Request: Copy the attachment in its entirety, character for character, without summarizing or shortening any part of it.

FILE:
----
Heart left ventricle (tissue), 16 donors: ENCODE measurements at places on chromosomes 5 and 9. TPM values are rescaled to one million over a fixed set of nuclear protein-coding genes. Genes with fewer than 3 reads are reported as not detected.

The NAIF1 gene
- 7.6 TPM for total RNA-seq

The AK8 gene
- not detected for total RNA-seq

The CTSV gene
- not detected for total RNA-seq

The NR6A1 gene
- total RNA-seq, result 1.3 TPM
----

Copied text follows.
Heart left ventricle (tissue), 16 donors: ENCODE measurements at places on chromosomes 5 and 9. TPM values are rescaled to one million over a fixed set of nuclear protein-coding genes. Genes with fewer than 3 reads are reported as not detected.

The NAIF1 gene
- 7.6 TPM for total RNA-seq

The AK8 gene
- not detected for total RNA-seq

The CTSV gene
- not detected for total RNA-seq

The NR6A1 gene
- total RNA-seq, result 1.3 TPM